Speaker Details

Speaker 1

Dr James Williams


James Williams is a Research Fellow at the University of Oxford, at the Oxford Uehiro Centre for Practical Ethics. He is currently focused on questions of technological influence—such as persuasive technology, manipulation, and distraction—and their implications for human autonomy and wellbeing. James received his doctorate from Oxford (Oxford Internet Institute & Balliol College) in 2018. Before that, he worked for over ten years at Google, where he received the Founders’ Award, the company’s highest honour. In 2017 he was awarded the inaugural Nine Dots Prize for innovative thinking, leading to the publication of his first book, Stand Out of Our Light: Freedom and Resistance in the Attention Economy, by Cambridge University Press. In 2019 the president of Princeton University chose the book as the one ‘pre-read’ text all incoming students are assigned to read before beginning their studies. James has also been a research associate at the Digital Ethics Lab at the Oxford Internet Institute, a co-founder of the Time Well Spent campaign, a tutor in the Oxford Computer Science department, and a visiting fellow at the Centre for Research in the Arts, Social Sciences, & Humanities, University of Cambridge. You can find more information about James at: http://williams.nu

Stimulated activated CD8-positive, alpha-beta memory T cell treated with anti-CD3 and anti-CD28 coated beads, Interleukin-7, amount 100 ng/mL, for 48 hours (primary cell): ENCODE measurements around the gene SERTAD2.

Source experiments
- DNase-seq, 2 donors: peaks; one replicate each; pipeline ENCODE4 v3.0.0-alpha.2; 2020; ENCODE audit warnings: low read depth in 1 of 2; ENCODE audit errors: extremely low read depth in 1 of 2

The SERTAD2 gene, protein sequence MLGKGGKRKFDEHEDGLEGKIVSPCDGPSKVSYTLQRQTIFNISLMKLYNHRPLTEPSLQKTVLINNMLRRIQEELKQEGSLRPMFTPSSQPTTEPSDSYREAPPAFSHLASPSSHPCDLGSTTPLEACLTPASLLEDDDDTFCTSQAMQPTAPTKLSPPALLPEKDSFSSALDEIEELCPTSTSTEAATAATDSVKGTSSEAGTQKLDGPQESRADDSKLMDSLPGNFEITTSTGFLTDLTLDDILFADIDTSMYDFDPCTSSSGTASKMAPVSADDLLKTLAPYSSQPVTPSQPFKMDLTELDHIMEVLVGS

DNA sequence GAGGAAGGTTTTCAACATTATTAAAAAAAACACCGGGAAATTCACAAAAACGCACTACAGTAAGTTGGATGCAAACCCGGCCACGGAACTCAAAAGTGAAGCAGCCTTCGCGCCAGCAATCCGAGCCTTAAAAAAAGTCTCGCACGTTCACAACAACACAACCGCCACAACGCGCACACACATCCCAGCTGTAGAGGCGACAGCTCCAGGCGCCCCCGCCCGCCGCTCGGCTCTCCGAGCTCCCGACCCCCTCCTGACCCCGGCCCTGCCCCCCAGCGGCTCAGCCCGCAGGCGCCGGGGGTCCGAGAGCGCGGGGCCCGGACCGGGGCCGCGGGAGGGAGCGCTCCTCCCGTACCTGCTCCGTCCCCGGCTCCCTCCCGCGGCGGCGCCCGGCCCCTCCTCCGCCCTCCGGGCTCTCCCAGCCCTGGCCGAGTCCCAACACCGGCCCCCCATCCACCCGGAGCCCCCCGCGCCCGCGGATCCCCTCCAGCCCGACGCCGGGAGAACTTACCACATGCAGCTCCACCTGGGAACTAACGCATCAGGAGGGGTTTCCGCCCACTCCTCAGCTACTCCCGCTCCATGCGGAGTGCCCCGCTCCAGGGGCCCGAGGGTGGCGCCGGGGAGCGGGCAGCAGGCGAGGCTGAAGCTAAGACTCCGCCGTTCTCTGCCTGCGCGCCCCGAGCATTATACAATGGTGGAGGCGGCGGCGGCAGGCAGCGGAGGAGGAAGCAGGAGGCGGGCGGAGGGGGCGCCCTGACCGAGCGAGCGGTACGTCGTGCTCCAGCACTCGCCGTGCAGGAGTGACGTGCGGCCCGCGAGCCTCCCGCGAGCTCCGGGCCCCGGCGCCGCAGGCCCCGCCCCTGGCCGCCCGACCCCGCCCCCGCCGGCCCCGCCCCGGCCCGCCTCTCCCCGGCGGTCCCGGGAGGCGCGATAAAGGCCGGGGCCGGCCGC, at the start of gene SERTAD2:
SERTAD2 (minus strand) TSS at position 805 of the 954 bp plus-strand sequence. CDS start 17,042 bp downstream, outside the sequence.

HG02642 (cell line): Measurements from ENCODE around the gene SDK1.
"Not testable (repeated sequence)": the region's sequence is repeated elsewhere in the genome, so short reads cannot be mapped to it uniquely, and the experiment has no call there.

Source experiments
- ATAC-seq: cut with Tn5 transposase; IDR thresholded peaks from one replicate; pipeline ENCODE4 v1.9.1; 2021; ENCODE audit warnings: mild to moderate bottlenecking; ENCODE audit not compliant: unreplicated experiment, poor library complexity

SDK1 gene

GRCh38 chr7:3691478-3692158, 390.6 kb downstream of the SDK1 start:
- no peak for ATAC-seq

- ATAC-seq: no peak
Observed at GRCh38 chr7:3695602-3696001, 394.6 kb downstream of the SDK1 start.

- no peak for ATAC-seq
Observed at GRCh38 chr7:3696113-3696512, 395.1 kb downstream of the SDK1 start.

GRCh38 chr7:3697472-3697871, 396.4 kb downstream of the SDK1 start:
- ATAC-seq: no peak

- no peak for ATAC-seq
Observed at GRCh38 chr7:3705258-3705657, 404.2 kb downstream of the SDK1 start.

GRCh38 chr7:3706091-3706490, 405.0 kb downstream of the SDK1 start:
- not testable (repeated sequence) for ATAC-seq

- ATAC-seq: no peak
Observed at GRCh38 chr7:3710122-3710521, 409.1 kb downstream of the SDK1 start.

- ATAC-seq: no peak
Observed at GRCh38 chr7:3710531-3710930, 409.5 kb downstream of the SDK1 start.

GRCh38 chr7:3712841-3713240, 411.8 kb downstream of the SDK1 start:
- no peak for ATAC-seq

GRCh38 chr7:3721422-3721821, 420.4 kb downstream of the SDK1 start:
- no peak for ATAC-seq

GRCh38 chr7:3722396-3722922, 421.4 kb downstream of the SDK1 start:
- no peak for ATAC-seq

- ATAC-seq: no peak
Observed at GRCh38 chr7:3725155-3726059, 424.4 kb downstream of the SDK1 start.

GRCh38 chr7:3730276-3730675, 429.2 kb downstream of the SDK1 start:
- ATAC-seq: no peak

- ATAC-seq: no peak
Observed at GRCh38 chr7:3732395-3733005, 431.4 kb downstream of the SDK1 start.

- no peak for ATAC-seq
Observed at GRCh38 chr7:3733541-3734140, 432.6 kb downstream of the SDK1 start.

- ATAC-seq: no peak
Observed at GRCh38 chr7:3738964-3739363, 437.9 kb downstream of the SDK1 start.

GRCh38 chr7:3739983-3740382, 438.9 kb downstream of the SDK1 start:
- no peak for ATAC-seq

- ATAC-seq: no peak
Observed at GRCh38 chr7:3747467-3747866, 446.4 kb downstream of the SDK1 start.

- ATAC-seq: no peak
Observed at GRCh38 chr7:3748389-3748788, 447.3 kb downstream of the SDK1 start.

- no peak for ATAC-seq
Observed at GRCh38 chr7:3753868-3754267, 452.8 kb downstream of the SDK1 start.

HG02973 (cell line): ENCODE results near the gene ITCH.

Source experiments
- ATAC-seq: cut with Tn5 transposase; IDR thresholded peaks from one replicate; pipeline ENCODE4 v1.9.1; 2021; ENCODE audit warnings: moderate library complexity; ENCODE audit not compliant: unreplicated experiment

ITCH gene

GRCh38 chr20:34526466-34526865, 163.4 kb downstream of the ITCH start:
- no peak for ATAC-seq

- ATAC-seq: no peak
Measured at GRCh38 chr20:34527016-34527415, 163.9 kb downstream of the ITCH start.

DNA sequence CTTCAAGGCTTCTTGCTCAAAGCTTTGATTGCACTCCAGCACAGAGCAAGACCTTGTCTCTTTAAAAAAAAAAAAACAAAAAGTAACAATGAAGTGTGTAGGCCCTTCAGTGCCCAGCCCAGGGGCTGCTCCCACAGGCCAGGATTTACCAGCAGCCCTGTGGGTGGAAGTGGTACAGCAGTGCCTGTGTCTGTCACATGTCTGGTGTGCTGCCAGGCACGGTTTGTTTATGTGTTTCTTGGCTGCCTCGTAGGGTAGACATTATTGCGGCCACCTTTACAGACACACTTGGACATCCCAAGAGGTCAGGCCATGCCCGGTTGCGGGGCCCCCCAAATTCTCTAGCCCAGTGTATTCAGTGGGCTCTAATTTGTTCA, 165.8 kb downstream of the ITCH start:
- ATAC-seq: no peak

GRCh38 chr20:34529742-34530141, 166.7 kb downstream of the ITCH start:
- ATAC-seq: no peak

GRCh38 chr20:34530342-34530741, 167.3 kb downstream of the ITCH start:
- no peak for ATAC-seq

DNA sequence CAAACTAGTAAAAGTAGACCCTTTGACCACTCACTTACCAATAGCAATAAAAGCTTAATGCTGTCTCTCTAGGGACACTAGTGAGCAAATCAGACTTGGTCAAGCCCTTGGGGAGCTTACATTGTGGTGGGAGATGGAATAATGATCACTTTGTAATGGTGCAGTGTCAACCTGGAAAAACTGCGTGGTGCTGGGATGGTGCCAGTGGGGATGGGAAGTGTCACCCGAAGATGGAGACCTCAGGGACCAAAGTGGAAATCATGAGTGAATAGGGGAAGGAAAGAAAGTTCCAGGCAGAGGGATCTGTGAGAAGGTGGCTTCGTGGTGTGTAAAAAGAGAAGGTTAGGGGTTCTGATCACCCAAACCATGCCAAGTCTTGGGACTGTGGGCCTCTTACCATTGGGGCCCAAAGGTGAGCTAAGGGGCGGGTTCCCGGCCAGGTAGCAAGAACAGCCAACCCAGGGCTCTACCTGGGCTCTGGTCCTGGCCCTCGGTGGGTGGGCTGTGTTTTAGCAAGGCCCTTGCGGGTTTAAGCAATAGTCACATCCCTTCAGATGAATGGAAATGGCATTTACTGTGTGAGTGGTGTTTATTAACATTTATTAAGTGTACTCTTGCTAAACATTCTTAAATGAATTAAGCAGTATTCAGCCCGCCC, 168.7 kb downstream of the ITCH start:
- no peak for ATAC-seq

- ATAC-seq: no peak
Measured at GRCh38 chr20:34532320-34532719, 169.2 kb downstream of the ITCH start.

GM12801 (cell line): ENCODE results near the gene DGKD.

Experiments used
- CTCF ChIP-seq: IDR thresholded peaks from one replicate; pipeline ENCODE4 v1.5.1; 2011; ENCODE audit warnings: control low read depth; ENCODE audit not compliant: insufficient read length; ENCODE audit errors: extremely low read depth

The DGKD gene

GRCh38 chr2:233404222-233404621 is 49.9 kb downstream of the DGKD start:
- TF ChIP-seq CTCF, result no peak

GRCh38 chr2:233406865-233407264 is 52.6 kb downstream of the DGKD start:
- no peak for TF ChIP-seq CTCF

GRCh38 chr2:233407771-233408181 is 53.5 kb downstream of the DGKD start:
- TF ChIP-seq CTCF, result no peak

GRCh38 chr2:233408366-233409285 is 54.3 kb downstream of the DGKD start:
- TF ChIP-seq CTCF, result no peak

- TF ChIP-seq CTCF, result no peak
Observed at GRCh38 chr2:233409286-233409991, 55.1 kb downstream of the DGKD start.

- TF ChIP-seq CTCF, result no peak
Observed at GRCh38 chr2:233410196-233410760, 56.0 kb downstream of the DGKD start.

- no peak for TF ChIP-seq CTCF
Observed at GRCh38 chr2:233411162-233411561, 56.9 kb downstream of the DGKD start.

Title: Mapping the Varieties and Ethics of Influence

The field of Persuasive Technology occupies a unique place at the intersection of design and engineering, psychology, and projects of intentional influence. As a result, it offers a uniquely useful vantage point from which to advance the cross-domain understanding and organisation of the varieties of influence generally, on both descriptive and normative fronts. In this talk I will argue that Persuasive Technology ought to take up this wider task of clarifying the nature and ethics of influence for the world, and I will discuss what such an effort would entail.